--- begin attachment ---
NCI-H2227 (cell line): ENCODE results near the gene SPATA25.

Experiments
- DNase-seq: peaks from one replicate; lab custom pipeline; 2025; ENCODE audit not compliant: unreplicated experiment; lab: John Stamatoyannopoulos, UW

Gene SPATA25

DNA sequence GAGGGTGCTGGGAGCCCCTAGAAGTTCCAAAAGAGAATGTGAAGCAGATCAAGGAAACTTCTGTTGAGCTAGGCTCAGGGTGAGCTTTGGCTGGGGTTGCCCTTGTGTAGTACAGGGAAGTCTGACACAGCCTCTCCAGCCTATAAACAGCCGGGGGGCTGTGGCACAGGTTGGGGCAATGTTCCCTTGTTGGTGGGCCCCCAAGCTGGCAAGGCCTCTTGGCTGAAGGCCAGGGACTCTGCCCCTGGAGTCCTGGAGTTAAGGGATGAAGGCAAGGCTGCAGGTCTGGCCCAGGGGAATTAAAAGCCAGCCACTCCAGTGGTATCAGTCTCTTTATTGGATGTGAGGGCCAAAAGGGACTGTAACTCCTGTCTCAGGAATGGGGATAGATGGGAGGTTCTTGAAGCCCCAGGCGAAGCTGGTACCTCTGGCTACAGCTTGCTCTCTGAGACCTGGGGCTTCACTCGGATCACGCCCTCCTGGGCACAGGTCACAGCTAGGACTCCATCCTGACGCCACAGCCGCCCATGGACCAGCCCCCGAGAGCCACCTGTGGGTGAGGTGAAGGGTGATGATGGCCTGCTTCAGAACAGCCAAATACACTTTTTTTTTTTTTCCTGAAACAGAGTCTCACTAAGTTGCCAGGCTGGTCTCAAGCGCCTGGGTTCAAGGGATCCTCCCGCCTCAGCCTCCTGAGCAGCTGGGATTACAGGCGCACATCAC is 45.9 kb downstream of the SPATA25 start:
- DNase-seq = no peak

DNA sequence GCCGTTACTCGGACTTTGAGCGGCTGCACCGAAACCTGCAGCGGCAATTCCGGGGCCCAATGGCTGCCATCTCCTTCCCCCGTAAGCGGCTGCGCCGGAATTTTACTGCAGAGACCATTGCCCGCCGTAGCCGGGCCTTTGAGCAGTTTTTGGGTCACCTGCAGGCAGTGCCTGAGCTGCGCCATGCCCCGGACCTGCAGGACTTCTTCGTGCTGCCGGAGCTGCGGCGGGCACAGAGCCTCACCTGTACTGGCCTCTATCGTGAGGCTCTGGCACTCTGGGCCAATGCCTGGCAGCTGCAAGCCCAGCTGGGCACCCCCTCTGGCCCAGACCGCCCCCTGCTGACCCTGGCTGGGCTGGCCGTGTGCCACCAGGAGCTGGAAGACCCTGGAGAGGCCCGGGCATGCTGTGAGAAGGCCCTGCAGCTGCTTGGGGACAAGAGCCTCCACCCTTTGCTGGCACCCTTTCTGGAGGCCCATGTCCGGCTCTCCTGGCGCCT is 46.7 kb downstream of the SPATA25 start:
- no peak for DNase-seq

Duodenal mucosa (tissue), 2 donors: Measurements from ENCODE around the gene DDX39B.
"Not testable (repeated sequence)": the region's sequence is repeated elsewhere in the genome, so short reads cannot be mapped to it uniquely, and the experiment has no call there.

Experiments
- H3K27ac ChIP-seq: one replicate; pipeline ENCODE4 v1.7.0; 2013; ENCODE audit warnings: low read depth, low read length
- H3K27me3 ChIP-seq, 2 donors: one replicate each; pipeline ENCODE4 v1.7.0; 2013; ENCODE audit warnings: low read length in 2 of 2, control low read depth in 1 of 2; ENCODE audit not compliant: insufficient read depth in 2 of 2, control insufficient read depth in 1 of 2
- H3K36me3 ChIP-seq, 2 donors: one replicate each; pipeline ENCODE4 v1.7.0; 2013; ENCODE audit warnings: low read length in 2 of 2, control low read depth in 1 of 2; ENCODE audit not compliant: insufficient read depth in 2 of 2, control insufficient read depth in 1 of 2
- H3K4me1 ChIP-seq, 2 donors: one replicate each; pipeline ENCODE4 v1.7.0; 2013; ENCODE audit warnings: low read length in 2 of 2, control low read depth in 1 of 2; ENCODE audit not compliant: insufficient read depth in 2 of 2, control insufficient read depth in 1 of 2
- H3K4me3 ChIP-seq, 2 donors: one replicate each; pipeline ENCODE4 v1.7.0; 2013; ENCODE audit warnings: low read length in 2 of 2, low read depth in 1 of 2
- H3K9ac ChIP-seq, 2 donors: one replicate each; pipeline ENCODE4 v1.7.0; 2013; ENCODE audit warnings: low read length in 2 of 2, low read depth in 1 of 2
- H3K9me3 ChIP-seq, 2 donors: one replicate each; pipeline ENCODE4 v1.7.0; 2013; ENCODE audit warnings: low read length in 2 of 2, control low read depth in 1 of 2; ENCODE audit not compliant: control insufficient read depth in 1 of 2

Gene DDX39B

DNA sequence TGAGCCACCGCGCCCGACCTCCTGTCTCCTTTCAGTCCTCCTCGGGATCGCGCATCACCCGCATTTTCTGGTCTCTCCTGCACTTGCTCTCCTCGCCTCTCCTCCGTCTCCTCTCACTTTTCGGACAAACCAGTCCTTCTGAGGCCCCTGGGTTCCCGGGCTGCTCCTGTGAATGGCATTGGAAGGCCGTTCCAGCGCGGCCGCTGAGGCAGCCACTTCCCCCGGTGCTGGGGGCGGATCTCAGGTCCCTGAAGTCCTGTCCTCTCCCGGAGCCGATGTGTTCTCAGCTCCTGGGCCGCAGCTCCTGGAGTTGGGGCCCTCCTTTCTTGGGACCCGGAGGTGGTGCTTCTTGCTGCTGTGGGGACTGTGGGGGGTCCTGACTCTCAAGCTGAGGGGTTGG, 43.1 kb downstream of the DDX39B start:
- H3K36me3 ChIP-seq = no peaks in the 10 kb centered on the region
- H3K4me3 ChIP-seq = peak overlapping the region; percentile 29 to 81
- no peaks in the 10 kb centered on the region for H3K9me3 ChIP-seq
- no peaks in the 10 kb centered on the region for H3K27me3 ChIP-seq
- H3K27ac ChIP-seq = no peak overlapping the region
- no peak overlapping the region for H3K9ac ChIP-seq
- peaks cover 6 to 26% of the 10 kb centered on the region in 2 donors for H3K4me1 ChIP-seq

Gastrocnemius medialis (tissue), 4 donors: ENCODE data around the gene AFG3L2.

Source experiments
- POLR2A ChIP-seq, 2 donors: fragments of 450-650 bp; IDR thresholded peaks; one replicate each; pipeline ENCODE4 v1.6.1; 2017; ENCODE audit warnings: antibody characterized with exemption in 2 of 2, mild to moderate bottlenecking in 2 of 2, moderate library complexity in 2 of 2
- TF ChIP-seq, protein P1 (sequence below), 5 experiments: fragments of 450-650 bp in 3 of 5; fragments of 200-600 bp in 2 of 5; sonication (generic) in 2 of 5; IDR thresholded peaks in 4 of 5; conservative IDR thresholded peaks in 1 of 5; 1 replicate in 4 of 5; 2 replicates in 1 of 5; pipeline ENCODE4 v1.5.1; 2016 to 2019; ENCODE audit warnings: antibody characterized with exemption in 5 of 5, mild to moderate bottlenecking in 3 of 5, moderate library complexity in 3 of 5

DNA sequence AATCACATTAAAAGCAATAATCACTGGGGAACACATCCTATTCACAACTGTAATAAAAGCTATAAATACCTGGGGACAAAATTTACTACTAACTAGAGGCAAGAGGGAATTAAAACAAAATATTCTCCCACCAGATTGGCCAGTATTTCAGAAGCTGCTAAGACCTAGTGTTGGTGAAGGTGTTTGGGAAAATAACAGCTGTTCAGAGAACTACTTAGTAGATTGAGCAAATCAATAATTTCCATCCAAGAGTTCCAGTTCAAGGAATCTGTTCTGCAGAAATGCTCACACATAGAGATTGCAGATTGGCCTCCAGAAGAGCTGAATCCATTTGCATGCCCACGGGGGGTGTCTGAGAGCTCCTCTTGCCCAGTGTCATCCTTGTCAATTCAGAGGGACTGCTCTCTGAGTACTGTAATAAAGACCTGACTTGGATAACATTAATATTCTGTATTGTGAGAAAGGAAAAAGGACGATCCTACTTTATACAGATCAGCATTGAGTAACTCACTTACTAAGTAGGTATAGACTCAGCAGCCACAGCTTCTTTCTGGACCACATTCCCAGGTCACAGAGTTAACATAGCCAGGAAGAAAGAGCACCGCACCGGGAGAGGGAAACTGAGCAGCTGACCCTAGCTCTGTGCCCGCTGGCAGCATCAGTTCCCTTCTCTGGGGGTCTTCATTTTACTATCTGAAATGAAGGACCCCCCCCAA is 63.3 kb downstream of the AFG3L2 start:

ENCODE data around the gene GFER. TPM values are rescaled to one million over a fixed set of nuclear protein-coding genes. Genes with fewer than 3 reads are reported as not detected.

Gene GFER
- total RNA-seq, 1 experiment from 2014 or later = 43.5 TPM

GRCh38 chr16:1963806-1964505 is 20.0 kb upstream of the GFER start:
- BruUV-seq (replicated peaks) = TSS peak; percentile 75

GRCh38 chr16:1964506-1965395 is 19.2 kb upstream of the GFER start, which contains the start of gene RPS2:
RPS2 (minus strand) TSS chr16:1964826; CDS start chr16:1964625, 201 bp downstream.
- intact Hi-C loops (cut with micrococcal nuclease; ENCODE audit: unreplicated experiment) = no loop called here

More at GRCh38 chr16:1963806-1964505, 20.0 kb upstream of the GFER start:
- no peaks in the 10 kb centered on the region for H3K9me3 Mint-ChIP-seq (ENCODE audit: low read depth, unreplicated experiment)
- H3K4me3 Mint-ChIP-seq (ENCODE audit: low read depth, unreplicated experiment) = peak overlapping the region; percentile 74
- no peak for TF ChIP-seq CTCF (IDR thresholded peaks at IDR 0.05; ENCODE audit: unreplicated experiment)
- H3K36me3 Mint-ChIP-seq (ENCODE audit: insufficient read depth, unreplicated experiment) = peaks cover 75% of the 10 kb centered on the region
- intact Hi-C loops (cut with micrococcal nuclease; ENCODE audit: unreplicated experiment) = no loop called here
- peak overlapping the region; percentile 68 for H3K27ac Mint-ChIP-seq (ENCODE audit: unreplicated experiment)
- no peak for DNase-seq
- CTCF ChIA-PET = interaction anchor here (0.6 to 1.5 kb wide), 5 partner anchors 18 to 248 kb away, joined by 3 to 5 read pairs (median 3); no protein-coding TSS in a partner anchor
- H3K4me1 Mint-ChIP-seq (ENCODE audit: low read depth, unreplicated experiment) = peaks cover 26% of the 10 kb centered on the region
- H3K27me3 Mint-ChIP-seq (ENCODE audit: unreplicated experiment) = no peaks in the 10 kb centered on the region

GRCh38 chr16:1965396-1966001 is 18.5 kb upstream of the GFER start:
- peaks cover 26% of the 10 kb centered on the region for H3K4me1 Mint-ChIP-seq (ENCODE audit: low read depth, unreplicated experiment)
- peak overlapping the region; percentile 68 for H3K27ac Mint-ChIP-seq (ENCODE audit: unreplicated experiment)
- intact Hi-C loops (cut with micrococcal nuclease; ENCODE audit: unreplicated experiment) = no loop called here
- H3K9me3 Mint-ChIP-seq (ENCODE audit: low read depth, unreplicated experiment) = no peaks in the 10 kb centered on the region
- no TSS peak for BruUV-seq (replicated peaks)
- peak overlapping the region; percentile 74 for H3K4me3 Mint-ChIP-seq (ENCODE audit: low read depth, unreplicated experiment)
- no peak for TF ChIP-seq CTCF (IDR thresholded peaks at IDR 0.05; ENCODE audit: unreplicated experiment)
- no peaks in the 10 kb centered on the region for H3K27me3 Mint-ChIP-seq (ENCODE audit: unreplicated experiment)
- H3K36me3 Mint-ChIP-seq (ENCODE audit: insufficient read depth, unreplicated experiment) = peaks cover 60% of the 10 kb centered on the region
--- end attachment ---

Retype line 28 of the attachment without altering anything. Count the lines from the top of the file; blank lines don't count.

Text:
Gastrocnemius medialis (tissue), 4 donors: ENCODE data around the gene AFG3L2.